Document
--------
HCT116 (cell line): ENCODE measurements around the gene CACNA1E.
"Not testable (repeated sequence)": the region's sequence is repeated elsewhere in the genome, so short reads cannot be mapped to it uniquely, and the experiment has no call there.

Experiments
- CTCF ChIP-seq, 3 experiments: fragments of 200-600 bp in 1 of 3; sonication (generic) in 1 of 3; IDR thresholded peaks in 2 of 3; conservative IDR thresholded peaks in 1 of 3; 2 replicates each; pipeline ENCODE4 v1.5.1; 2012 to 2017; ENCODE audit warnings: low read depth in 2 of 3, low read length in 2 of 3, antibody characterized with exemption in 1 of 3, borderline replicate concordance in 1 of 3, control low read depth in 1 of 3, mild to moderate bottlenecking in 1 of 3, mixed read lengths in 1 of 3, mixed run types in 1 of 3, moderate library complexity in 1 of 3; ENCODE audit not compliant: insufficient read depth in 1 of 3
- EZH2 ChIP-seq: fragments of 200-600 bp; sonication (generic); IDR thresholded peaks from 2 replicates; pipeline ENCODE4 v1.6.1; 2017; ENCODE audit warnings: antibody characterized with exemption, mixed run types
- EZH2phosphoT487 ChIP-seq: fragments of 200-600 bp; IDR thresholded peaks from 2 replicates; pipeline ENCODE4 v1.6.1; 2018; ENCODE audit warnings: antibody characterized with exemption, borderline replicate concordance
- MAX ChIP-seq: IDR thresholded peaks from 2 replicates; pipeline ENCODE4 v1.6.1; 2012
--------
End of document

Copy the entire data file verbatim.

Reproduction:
HCT116 (cell line): ENCODE measurements around the gene CACNA1E.
"Not testable (repeated sequence)": the region's sequence is repeated elsewhere in the genome, so short reads cannot be mapped to it uniquely, and the experiment has no call there.

Experiments
- CTCF ChIP-seq, 3 experiments: fragments of 200-600 bp in 1 of 3; sonication (generic) in 1 of 3; IDR thresholded peaks in 2 of 3; conservative IDR thresholded peaks in 1 of 3; 2 replicates each; pipeline ENCODE4 v1.5.1; 2012 to 2017; ENCODE audit warnings: low read depth in 2 of 3, low read length in 2 of 3, antibody characterized with exemption in 1 of 3, borderline replicate concordance in 1 of 3, control low read depth in 1 of 3, mild to moderate bottlenecking in 1 of 3, mixed read lengths in 1 of 3, mixed run types in 1 of 3, moderate library complexity in 1 of 3; ENCODE audit not compliant: insufficient read depth in 1 of 3
- EZH2 ChIP-seq: fragments of 200-600 bp; sonication (generic); IDR thresholded peaks from 2 replicates; pipeline ENCODE4 v1.6.1; 2017; ENCODE audit warnings: antibody characterized with exemption, mixed run types
- EZH2phosphoT487 ChIP-seq: fragments of 200-600 bp; IDR thresholded peaks from 2 replicates; pipeline ENCODE4 v1.6.1; 2018; ENCODE audit warnings: antibody characterized with exemption, borderline replicate concordance
- MAX ChIP-seq: IDR thresholded peaks from 2 replicates; pipeline ENCODE4 v1.6.1; 2012